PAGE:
University at Buffalo Statistician Weighs in on Powerball Chances


Expert Pitch

Jeffrey Miecznikowski, associate professor of biostatistics at the University at Buffalo:

“The odds do get better when you buy more tickets, but it is such a small increase that it is really inconsequential relative to the unbelievably small odds of winning. Buying 10 tickets isn’t going to noticeably increase your chances. Your chances are so close to zero that it is such a small increase that it doesn’t really matter. Technically, you are increasing your chances as you buy more tickets, assuming you are getting different numbers, but we are talking about chances that have so many zeros after the decimal point so what you are increasing it by is so inconsequential.”

“Essentially, it is impossible to win. But someone will say, well, Joe Smith of Florida won it, so it wasn’t impossible. There is a principle of rare events called the improbability principle, which means that in the infinite number of events that happen in the world every day, something rare happens a lot. Unbelievably rare things happen every single day. With that in mind, winning this Powerball is essentially impossible, yet someone will win it because they have sold hundreds of millions of lotto tickets and that is enough that someone will win something unbelievably rare. Impossible things happen all the time. I’m confident someone is going to win and in fact, I’m surprised no one has won yet because of the amount of tickets sold so far.”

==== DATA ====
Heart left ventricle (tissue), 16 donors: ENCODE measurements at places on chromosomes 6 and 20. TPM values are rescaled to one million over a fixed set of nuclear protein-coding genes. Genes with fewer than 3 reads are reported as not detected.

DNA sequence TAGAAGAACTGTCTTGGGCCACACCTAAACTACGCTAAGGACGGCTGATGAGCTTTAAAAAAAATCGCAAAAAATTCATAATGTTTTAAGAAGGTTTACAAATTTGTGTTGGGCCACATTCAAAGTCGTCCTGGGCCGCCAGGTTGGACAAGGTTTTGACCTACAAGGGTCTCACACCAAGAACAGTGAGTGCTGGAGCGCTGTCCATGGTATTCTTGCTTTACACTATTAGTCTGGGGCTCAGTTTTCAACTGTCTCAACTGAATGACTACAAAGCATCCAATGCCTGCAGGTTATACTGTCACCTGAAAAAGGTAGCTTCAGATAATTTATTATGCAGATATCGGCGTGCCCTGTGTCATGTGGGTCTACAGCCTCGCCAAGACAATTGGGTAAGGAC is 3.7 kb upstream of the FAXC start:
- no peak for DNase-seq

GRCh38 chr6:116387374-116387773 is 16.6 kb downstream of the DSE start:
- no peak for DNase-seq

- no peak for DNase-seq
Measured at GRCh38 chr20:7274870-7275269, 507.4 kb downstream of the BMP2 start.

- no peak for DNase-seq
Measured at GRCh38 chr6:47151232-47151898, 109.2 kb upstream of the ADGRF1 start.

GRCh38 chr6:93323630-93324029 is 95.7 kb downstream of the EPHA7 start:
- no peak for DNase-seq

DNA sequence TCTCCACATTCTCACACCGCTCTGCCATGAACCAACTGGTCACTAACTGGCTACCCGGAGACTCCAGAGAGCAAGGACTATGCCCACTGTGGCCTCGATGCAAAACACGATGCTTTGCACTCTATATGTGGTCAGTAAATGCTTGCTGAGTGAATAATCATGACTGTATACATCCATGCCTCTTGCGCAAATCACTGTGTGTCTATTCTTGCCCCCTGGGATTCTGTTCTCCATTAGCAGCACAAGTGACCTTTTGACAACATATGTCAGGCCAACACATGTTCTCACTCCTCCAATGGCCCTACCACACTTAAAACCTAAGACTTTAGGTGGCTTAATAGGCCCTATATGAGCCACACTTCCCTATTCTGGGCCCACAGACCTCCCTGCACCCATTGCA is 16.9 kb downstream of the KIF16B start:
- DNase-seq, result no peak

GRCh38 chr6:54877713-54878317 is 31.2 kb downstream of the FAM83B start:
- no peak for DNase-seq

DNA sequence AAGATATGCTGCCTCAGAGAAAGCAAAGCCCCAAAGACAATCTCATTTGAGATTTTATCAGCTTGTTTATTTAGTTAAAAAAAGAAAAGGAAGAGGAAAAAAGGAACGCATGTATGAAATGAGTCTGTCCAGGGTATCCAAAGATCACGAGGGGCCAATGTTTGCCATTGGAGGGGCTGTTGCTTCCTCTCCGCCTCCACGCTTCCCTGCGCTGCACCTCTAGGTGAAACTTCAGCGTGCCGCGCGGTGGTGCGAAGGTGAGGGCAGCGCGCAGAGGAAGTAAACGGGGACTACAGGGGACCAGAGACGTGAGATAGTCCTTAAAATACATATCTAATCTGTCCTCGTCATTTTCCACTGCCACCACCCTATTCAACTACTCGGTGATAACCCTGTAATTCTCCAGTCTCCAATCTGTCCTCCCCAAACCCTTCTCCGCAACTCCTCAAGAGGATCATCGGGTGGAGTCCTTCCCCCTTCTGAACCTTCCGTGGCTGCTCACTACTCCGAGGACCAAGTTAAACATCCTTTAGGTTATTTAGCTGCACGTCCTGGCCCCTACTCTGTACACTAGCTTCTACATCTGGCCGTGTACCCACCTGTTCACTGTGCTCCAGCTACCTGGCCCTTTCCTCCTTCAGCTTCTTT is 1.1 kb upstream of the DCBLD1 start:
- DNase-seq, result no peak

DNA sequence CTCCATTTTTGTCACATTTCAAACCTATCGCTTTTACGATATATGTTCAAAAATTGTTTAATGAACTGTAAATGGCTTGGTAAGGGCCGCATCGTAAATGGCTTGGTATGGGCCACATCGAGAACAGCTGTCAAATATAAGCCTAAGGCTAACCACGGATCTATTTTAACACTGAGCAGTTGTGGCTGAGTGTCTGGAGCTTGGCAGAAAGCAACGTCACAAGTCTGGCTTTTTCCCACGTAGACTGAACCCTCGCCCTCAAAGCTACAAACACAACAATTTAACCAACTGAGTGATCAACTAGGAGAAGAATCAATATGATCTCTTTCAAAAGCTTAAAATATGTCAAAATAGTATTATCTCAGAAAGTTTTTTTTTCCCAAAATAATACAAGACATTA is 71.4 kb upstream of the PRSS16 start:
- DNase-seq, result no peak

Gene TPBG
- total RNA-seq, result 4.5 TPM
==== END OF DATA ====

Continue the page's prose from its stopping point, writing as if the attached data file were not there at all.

“Odds of winning a Powerball, buying one ticket, equivalent to flipping a coin 28 times and getting heads every single time. The odds are roughly the same. It doesn’t sound so bad. I can do 28 coin tosses in 5 minutes. But you would be at it for an eternity.”

“Another example, if all of the teams were equally likely to make the Super Bowl, and you get one team out of AFC and one team out of the NFC, you would have to make 7 Super Bowls in a row. That would be the equivalent of winning Powerball. Very roughly, it would be actually winning 6 Super Bowls in a row. That would be slightly rarer than winning Powerball. Caveat is everyone is equally likely to win.”

“One that might really be interesting because it is something everyone does, the NCAA basketball tournament, there your odds of picking every single game is unbelievably rare, your 32 billion times more likely to win Powerball than to pick a perfect bracket. Again, assuming each team equally likely to win every day. It would be a coin flip for every game. “

His advice:

“The machines that pull these things out are air filled drums and the balls are floating around. That is as close to random as we’ve got. But the balls are white with black ink, which adds weight to the ball, which would make it less likely to get sucked out of the top. With that in mind, maybe taking all the numbers that don’t have as much black paint on them, like the 1 or 11 or 111, those might be lighter and might float to the top.”

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